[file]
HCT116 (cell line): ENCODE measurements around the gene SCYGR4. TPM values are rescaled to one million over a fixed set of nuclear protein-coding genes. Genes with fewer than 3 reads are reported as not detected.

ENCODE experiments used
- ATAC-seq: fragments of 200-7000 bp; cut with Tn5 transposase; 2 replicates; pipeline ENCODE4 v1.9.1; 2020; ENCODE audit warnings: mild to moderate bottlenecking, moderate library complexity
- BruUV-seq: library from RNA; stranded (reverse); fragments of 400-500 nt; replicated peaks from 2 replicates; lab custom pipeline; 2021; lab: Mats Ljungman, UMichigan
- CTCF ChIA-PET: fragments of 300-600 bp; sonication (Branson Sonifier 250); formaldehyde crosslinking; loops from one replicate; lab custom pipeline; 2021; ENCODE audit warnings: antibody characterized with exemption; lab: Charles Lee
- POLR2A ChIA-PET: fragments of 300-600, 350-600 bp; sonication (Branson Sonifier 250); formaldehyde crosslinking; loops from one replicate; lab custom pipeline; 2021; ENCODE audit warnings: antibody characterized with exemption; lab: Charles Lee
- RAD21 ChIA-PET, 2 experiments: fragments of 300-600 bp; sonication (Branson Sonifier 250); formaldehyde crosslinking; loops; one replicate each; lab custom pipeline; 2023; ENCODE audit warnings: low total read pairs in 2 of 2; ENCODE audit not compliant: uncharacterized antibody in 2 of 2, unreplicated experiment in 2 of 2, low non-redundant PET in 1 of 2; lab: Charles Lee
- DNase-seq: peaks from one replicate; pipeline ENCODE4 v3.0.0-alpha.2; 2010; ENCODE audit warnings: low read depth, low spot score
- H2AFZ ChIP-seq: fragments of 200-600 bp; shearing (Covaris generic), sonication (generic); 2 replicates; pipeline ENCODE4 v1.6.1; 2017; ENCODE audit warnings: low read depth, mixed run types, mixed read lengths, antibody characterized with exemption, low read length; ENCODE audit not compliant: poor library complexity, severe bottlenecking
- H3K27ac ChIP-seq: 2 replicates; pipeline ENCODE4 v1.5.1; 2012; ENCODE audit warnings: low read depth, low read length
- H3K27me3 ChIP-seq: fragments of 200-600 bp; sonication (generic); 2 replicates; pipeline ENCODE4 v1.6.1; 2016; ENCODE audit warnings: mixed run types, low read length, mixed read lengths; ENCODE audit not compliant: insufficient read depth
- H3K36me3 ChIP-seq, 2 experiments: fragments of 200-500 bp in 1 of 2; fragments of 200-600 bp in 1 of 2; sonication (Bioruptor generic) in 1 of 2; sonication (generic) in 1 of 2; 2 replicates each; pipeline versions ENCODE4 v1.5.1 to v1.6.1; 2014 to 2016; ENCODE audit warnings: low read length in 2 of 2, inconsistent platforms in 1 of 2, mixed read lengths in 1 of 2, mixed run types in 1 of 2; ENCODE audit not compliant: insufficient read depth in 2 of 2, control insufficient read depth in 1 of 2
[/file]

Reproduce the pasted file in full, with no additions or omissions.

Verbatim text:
HCT116 (cell line): ENCODE measurements around the gene SCYGR4. TPM values are rescaled to one million over a fixed set of nuclear protein-coding genes. Genes with fewer than 3 reads are reported as not detected.

ENCODE experiments used
- ATAC-seq: fragments of 200-7000 bp; cut with Tn5 transposase; 2 replicates; pipeline ENCODE4 v1.9.1; 2020; ENCODE audit warnings: mild to moderate bottlenecking, moderate library complexity
- BruUV-seq: library from RNA; stranded (reverse); fragments of 400-500 nt; replicated peaks from 2 replicates; lab custom pipeline; 2021; lab: Mats Ljungman, UMichigan
- CTCF ChIA-PET: fragments of 300-600 bp; sonication (Branson Sonifier 250); formaldehyde crosslinking; loops from one replicate; lab custom pipeline; 2021; ENCODE audit warnings: antibody characterized with exemption; lab: Charles Lee
- POLR2A ChIA-PET: fragments of 300-600, 350-600 bp; sonication (Branson Sonifier 250); formaldehyde crosslinking; loops from one replicate; lab custom pipeline; 2021; ENCODE audit warnings: antibody characterized with exemption; lab: Charles Lee
- RAD21 ChIA-PET, 2 experiments: fragments of 300-600 bp; sonication (Branson Sonifier 250); formaldehyde crosslinking; loops; one replicate each; lab custom pipeline; 2023; ENCODE audit warnings: low total read pairs in 2 of 2; ENCODE audit not compliant: uncharacterized antibody in 2 of 2, unreplicated experiment in 2 of 2, low non-redundant PET in 1 of 2; lab: Charles Lee
- DNase-seq: peaks from one replicate; pipeline ENCODE4 v3.0.0-alpha.2; 2010; ENCODE audit warnings: low read depth, low spot score
- H2AFZ ChIP-seq: fragments of 200-600 bp; shearing (Covaris generic), sonication (generic); 2 replicates; pipeline ENCODE4 v1.6.1; 2017; ENCODE audit warnings: low read depth, mixed run types, mixed read lengths, antibody characterized with exemption, low read length; ENCODE audit not compliant: poor library complexity, severe bottlenecking
- H3K27ac ChIP-seq: 2 replicates; pipeline ENCODE4 v1.5.1; 2012; ENCODE audit warnings: low read depth, low read length
- H3K27me3 ChIP-seq: fragments of 200-600 bp; sonication (generic); 2 replicates; pipeline ENCODE4 v1.6.1; 2016; ENCODE audit warnings: mixed run types, low read length, mixed read lengths; ENCODE audit not compliant: insufficient read depth
- H3K36me3 ChIP-seq, 2 experiments: fragments of 200-500 bp in 1 of 2; fragments of 200-600 bp in 1 of 2; sonication (Bioruptor generic) in 1 of 2; sonication (generic) in 1 of 2; 2 replicates each; pipeline versions ENCODE4 v1.5.1 to v1.6.1; 2014 to 2016; ENCODE audit warnings: low read length in 2 of 2, inconsistent platforms in 1 of 2, mixed read lengths in 1 of 2, mixed run types in 1 of 2; ENCODE audit not compliant: insufficient read depth in 2 of 2, control insufficient read depth in 1 of 2